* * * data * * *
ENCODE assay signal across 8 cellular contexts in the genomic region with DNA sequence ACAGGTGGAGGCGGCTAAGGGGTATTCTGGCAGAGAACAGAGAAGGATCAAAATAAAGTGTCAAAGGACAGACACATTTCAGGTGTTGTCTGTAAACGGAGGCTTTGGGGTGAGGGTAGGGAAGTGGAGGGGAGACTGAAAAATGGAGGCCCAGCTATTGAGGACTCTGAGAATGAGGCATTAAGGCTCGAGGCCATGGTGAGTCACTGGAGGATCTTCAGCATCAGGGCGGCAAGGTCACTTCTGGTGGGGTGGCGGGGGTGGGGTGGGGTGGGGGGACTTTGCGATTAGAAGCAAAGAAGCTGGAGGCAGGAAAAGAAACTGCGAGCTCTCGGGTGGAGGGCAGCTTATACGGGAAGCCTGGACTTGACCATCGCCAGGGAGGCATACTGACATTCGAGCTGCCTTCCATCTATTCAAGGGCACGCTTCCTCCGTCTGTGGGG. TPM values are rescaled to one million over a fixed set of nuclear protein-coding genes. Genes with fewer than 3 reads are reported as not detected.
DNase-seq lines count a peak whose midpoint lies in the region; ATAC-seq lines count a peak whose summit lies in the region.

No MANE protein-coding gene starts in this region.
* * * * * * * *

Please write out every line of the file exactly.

ENCODE assay signal across 8 cellular contexts in the genomic region with DNA sequence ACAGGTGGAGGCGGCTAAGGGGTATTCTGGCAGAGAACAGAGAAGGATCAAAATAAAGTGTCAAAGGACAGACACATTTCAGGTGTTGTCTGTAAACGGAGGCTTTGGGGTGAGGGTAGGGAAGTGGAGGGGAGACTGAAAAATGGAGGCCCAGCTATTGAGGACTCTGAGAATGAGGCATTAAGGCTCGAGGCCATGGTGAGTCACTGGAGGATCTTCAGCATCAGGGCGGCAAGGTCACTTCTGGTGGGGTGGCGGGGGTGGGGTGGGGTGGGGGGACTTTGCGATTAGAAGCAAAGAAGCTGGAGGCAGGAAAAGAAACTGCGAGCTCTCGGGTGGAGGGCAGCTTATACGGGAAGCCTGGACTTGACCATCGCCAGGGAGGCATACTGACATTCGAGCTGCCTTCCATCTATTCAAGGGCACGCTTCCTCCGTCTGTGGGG. TPM values are rescaled to one million over a fixed set of nuclear protein-coding genes. Genes with fewer than 3 reads are reported as not detected.
DNase-seq lines count a peak whose midpoint lies in the region; ATAC-seq lines count a peak whose summit lies in the region.

No MANE protein-coding gene starts in this region.